Case law has interpreted our local rights under the Dongan Patent to be broader than the original document might suggest. Such is the nature of our legal system -- a legal document is what the courts later say it is, for better or worse. Similar to judicial interpretation of the US Constitution, the intent of the drafters is considered.

Did they know about Piping Plovers centuries ago? Probably not, but that is why we have courts to fill in the blanks (again, for better or worse -- one ...more
By PBR (4956), Southampton on May 15, 12 6:24 PM
1 member liked this comment
That like is for all, but the Piping Plover portion of your reply.

Plovers are shorebirds not the waterfowl which the Trustees are to regulate. Why those particular birds needs are placed above others is odd. Being that they nest on the ground, maybe we should let ecological succession run it's coarse.

Checkout this case law for some interesting facts, as well as an example of Trustees wasting tax dollars assailing Freeholders property rights unfoundedly:

Trustees ...more
By ICE (1214), Southampton on May 16, 12 12:57 PM
The proprietors had the right to manage the commons and sell them. They sold off all of the lands in 1882. So who managed the beaches after that? 46 years later Quogue was incorporated. If management reverted back to the trustees was the management right then transferred? Is it mentioned in the incorporation papers? lots of questions. Did the judge address it in his decision?
By clammer (23), hampton bays on May 14, 12 11:37 PM
I have NO pity for the homeowners on the beach~

Everyone therefore who hears these words of mine, and does them, I will liken him to a wise man, who built his house on a rock. The rain came down, the floods came, and the winds blew, and beat on that house; and it didn't fall, for it was founded on the rock. Everyone who hears these words of mine, and doesn't do them will be like a foolish man, who built his house on the sand. The rain came down, the floods came, and the winds blew, and ...more
By Jaws (245), Westhampton Beach on May 15, 12 3:55 AM
2 members liked this comment
LOL, Scipture brilliant! LOL!

Long Island is a Glacial Terminal Moraine, we all live on sand!
By ICE (1214), Southampton on May 15, 12 5:52 PM
1 member liked this comment
I don't know anything about the legal technicalities of this case, but I know whenever there's been a fight about the waters or the shoreline, the trustees have been on the right side nine out of ten times, at least. Good enough for me. Trustees rock!
By clam pie (161), Westhampton on May 16, 12 9:43 PM
You don't know anything about the legal technicalities... of the long fights To retain rights to the open waters and beaches? Well I suggest to make it your business TODAY to research that!
You lhave no lright to call yourself clam pie or anything else connected to our heiritage! At least you redeemed yourself a bit with admission Trustees rock.
By summertime (589), summerfield fl on May 17, 12 6:58 AM
How are you doing with your English, summertime? I said "I don't know anything about the legal technicalities of this case," meaning this particular court case reported above, challenging trustee jurisdiction.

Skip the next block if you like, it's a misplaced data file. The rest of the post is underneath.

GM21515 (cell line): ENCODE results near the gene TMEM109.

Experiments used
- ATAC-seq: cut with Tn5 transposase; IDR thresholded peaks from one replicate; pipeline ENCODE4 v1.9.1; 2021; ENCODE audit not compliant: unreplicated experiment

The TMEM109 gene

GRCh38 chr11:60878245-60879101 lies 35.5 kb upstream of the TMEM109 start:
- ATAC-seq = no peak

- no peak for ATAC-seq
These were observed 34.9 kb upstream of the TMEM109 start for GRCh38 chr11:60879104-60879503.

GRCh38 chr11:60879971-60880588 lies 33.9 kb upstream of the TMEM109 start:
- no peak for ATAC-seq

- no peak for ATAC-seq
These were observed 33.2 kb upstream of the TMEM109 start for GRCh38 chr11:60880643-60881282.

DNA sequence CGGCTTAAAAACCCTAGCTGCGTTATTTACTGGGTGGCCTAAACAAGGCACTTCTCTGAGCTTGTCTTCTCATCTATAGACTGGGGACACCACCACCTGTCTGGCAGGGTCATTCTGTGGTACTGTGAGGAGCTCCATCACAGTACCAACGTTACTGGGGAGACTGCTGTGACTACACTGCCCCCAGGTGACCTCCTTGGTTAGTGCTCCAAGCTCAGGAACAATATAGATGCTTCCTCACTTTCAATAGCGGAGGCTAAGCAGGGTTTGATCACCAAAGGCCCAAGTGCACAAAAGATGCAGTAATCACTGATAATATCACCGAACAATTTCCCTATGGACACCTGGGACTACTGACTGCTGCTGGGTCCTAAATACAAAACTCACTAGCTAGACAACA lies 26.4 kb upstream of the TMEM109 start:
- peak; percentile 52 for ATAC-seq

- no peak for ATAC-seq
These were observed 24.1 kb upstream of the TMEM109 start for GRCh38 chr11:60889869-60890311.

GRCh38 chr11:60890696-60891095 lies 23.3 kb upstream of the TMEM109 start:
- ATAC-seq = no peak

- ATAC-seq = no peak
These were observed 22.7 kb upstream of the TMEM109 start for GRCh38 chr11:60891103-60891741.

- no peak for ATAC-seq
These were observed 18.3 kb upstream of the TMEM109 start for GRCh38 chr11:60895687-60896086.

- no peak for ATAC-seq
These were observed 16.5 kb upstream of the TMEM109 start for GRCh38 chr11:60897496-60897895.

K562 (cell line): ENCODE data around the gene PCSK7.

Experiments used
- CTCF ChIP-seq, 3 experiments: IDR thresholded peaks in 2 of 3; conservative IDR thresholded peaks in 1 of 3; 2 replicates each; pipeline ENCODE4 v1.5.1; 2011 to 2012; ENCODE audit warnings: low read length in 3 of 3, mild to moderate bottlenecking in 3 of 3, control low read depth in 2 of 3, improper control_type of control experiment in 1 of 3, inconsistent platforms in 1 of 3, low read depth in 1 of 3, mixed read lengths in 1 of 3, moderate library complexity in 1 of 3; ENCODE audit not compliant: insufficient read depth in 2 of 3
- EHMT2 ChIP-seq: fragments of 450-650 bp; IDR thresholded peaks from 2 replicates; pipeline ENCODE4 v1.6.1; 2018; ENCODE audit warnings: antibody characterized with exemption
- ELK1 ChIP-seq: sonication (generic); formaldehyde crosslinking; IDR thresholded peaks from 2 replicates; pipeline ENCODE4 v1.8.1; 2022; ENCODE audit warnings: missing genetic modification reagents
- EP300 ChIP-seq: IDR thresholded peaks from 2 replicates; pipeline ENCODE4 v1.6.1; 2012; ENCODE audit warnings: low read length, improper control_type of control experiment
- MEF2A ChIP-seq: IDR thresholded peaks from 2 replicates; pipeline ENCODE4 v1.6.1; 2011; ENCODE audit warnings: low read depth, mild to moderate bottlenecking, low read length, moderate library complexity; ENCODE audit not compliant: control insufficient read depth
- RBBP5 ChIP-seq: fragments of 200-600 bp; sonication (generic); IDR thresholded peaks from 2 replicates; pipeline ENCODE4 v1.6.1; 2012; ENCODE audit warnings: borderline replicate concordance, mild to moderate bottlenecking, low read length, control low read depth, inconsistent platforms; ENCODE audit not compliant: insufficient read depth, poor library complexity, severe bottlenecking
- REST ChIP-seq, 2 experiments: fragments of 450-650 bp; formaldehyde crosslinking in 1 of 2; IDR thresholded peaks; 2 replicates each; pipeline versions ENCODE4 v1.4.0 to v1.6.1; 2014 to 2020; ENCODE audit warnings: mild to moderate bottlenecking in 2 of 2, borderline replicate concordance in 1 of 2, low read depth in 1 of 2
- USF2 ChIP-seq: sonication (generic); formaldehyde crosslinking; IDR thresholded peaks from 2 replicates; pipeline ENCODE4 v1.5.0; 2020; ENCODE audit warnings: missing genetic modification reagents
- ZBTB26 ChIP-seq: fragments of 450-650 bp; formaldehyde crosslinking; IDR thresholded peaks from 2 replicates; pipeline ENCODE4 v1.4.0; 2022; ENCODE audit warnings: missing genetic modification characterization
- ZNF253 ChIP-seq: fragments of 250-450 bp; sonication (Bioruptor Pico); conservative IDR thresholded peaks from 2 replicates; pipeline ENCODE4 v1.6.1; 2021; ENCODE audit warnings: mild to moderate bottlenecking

I do know about what you call "the long fights to retain rights to the open waters and beaches," or I think I do, otherwise I wouldn't have said "whenever there's been a fight about the waters or the shoreline, the trustees have been on the right side ..." I don't need to research ...more
By clam pie (161), Westhampton on May 17, 12 10:08 AM
And if you allow mother nature to wipe out the dunes than we won't have anything to argue about because the beach will be gone.
By V.O.R. (3), Rockville Centre on May 17, 12 4:47 PM
So true V.O.R. - the Trustees are constantly walking a fine line sayin "protect" (and encourage!) dune reatoration and homeowner's protecting their property in a way that is "acceptable" to the Trustees (vs. I must say - "claiming" the beach) Of course there are tose homeowners who say "this is mine" and the "have nots" who say "who cares" ... but the larger issue is, I believe, iit can work both ways. If it makes sense and doesn't cost those of us who don't live on a bay or the ocean tax money ...more
By Board Watcher (534), East Hampton on May 19, 12 4:21 PM
1 member liked this comment
The Federal Flood Insurance Program in which SH Town participates is a HUGE subsidy program for the Flood Plains in the interior of this country. The Atlantic and Gulf Coast homeowners have paid in substantially more than they have taken out even with Andrew & Katrina!

The riverine areas flood EVERY spring and the people go right back and do the same thing year after year! Spring snowmelt is not a sporadic occurrence, you can count on it.

With this taken into consideration, maybe ...more
By ICE (1214), Southampton on May 20, 12 2:40 PM
Time to get rid of the Trustees we have the DEC and a bunch of other govt bureaus to do their job. What Judge ever enforced the Dongan Patent to begin with? It was a document made before this country was even settled by the King Of England. How could it even be legal it wasn't even made by an American Governing body. How much do the trustees pay on legal fees to defend all of their lawsuits? I think they infringe on peoples property rights, and often blame property owners for pollution. Time to ...more
By chief1 (2800), southampton on May 21, 12 9:33 PM